Of course, things are still far from fully back to normal. Amenities are being phased back gradually, with restaurants and malls operating at 30 per cent capacity, and public areas open for walking with social distancing measures still in place. Even though the outside is there for us, there are still plenty of rules, and plenty of people telling us that it is not fully safe. It is natural to feel like you are not ready to head back out until you have the assurance that they are.

“It is really important to move at the pace that works for you,” says Lootah. “If you don’t feel ready, it is okay to take your time. We need to acknowledge and honour the place we are currently in, question the fear behind our beliefs and stop negative thoughts in their tracks. We have to reprogramme our minds and change the belief that going outside is bad, we must have faith in a power greater than us and remember that we are protected.”

Asma Hilal Lootah, founder of the Hundred Wellness Centre in Dubai. Pawan Singh / The National
Asma Hilal Lootah, founder of the Hundred Wellness Centre in Dubai. Pawan Singh / The National

Dr Mahmoud suggests some steps people can take if they are feeling anxious about going outside. Firstly, she stresses the importance of acknowledging how you feel, why you feel that way, and reminding yourself that what you are feeling is normal and a lot of people will be going through the same thing.

She also stresses the importance of taking breaks from your phone and negative news, and reminding yourself that the majority of people who catch Covid-19 suffer mild to no symptoms. Finally, she says it is vital to take care of your body by eating balanced meals and exercising regularly.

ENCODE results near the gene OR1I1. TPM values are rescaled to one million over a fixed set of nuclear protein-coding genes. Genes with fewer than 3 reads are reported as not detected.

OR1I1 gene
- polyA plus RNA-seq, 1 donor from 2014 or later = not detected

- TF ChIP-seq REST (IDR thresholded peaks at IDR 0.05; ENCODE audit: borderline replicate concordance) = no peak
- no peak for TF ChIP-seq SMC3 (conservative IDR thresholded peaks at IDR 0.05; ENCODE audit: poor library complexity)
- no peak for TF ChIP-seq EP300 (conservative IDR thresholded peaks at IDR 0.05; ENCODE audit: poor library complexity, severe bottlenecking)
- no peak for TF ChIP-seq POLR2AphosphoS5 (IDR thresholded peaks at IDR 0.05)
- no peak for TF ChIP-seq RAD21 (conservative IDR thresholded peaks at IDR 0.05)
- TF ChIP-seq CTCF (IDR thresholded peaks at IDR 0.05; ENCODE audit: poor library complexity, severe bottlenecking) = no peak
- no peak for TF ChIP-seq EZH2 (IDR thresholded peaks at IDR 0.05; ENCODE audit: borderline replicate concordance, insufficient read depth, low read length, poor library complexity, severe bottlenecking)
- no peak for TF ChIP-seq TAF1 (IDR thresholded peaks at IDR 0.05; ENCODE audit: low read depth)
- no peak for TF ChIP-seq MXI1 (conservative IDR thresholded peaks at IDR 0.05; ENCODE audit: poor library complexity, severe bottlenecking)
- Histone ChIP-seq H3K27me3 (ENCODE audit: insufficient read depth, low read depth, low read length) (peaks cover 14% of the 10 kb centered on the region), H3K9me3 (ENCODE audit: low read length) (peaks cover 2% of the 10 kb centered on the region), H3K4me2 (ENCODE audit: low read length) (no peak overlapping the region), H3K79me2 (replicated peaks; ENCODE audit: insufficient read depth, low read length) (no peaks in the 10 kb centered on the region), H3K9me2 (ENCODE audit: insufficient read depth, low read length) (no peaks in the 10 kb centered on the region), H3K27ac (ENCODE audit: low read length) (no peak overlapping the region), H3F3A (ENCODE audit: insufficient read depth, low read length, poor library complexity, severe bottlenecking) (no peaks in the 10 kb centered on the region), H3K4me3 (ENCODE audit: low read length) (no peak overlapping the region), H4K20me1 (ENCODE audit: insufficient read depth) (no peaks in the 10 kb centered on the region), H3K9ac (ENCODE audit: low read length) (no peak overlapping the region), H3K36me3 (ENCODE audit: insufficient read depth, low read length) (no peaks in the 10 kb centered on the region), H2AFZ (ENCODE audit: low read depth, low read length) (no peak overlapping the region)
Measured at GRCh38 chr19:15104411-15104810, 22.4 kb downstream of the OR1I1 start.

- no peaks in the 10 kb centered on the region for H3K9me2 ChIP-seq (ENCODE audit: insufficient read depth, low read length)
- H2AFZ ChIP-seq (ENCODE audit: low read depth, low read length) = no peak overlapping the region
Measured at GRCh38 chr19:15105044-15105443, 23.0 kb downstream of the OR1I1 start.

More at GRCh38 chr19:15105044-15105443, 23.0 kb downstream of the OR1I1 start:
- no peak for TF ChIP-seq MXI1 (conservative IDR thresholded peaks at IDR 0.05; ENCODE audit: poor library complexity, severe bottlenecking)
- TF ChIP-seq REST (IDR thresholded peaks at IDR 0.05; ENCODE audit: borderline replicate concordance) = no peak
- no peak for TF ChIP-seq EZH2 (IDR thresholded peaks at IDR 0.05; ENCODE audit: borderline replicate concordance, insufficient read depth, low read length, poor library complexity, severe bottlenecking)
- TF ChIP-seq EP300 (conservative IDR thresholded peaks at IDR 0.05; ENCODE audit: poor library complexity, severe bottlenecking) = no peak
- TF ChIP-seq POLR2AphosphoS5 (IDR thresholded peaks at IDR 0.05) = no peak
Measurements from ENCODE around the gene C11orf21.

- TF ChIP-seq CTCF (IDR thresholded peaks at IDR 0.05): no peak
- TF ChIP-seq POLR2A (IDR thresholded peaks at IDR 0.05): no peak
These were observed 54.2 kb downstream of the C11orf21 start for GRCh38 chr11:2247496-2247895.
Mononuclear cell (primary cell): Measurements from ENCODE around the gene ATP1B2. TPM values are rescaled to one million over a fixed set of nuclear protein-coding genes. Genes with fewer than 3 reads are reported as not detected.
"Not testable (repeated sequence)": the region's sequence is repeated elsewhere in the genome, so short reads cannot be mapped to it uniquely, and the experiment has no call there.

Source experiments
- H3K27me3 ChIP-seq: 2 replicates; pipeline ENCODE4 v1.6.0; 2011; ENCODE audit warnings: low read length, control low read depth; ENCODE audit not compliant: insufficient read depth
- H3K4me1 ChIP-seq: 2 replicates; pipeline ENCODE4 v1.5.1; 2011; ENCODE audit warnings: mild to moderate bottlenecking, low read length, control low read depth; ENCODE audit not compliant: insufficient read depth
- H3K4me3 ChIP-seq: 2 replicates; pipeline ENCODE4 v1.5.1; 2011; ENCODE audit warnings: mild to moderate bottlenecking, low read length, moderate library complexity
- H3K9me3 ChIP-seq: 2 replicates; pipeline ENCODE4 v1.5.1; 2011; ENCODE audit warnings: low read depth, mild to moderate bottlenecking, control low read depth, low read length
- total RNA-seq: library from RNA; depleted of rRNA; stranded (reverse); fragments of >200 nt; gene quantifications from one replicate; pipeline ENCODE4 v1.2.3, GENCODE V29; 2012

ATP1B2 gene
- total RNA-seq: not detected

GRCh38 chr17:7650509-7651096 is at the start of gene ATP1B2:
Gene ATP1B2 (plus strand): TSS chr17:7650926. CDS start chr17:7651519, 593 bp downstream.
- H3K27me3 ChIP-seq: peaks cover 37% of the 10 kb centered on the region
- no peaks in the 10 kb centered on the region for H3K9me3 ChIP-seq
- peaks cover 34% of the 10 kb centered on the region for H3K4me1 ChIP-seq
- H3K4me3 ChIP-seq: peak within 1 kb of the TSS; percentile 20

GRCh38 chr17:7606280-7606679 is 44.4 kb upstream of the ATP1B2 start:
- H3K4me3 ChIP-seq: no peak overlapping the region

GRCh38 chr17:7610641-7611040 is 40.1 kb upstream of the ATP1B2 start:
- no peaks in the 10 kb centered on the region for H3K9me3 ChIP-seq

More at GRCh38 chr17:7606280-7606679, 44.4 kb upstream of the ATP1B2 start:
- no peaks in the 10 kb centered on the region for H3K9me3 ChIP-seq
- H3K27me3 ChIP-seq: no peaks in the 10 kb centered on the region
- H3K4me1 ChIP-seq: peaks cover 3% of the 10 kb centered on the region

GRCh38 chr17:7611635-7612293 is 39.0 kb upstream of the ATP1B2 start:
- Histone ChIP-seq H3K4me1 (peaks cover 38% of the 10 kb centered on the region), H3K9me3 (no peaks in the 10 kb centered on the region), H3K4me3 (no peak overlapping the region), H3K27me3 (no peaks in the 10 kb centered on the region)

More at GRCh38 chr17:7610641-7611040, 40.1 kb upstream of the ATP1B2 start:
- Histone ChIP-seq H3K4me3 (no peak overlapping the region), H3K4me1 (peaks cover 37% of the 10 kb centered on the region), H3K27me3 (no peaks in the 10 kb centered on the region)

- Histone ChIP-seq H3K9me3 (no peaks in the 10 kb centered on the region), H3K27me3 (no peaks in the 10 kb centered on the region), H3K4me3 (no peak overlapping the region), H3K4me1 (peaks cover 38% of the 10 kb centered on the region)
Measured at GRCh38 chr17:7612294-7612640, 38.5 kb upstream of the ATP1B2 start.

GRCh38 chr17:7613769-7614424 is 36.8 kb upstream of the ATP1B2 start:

However, if you find yourself preferring to spend time alone than the thought of socialising with family or friends, feeling unmotivated or overwhelmed regularly, having a low tolerance to voice or getting angry and upset easily, it might be a sign that you are suffering with depression or anxiety disorder. “Stressful situations can trigger anxiety and affect our mental health,” she says. “We are all human and easily affected, but every challenge we face highlights the areas we need to work on as individuals, and there is no reason for this to have a lasting [negative] effect.”

Lootah adds that the easiest way to change our beliefs is to target the subconscious mind, which is most accessible just before we sleep and as soon as we wake up. “Check in with yourself, take a moment and ask yourself how you truly feel,” she says. “Address any negativity or fear-based thoughts and assess them. Are they true? Can you find a solution or an opposing statement that soothes you and makes you feel secure? Once you have found your reassuring statement, extract the affirmation and listen to it while breathing deeply and relaxing. They may include, ‘I am safe’, ‘I am protected’, ‘everything is working out for me’ – it is best to find the affirmations that resonate with you.”

The most important thing to try to remember when you are ready to go outside again is to be grateful for the freedom, and remember how much you missed it when it was not there. “We should ask ourselves, what is the lesson we can learn from this?” Lootah adds. “Take some time to express gratitude and appreciation for all of our blessings and everything that is going well in our lives.”